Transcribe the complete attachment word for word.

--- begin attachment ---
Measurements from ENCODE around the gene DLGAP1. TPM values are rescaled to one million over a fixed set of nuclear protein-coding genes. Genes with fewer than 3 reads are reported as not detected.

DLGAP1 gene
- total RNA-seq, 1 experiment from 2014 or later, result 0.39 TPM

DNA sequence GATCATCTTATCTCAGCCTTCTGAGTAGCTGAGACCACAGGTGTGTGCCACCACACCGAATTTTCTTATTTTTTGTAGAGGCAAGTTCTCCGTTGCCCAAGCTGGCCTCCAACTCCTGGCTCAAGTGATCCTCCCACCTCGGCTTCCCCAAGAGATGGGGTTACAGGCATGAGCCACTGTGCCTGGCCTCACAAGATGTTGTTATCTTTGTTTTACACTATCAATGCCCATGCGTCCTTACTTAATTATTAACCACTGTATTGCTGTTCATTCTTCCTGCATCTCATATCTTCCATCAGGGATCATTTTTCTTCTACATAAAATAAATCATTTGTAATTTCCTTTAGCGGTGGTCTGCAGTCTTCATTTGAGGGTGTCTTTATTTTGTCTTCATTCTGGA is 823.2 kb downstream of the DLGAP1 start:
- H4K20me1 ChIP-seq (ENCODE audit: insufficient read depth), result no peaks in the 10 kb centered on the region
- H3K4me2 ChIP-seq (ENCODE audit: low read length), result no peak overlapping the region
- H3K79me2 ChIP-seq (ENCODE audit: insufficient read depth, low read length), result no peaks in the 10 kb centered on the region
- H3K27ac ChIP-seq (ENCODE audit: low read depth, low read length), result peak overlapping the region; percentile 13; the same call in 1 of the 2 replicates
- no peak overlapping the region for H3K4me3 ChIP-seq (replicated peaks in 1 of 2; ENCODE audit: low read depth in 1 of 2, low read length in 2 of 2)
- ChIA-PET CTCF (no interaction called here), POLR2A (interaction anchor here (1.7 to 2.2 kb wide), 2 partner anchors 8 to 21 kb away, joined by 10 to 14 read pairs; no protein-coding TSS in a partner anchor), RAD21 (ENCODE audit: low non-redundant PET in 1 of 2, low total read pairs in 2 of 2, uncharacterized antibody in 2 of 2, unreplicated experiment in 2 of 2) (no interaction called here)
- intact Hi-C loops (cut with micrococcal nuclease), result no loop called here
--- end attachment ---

Measurements from ENCODE around the gene DLGAP1. TPM values are rescaled to one million over a fixed set of nuclear protein-coding genes. Genes with fewer than 3 reads are reported as not detected.

DLGAP1 gene
- total RNA-seq, 1 experiment from 2014 or later, result 0.39 TPM

DNA sequence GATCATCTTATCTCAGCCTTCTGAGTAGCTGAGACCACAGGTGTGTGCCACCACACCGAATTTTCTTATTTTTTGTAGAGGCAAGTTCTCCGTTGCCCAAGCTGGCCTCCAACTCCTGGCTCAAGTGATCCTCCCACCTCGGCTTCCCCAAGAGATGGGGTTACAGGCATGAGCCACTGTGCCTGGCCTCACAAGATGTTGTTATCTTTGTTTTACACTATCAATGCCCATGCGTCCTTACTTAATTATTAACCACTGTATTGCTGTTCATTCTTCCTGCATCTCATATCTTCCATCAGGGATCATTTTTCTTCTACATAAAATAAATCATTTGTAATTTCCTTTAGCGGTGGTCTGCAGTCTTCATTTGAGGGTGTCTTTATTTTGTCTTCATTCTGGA is 823.2 kb downstream of the DLGAP1 start:
- H4K20me1 ChIP-seq (ENCODE audit: insufficient read depth), result no peaks in the 10 kb centered on the region
- H3K4me2 ChIP-seq (ENCODE audit: low read length), result no peak overlapping the region
- H3K79me2 ChIP-seq (ENCODE audit: insufficient read depth, low read length), result no peaks in the 10 kb centered on the region
- H3K27ac ChIP-seq (ENCODE audit: low read depth, low read length), result peak overlapping the region; percentile 13; the same call in 1 of the 2 replicates
- no peak overlapping the region for H3K4me3 ChIP-seq (replicated peaks in 1 of 2; ENCODE audit: low read depth in 1 of 2, low read length in 2 of 2)
- ChIA-PET CTCF (no interaction called here), POLR2A (interaction anchor here (1.7 to 2.2 kb wide), 2 partner anchors 8 to 21 kb away, joined by 10 to 14 read pairs; no protein-coding TSS in a partner anchor), RAD21 (ENCODE audit: low non-redundant PET in 1 of 2, low total read pairs in 2 of 2, uncharacterized antibody in 2 of 2, unreplicated experiment in 2 of 2) (no interaction called here)
- intact Hi-C loops (cut with micrococcal nuclease), result no loop called here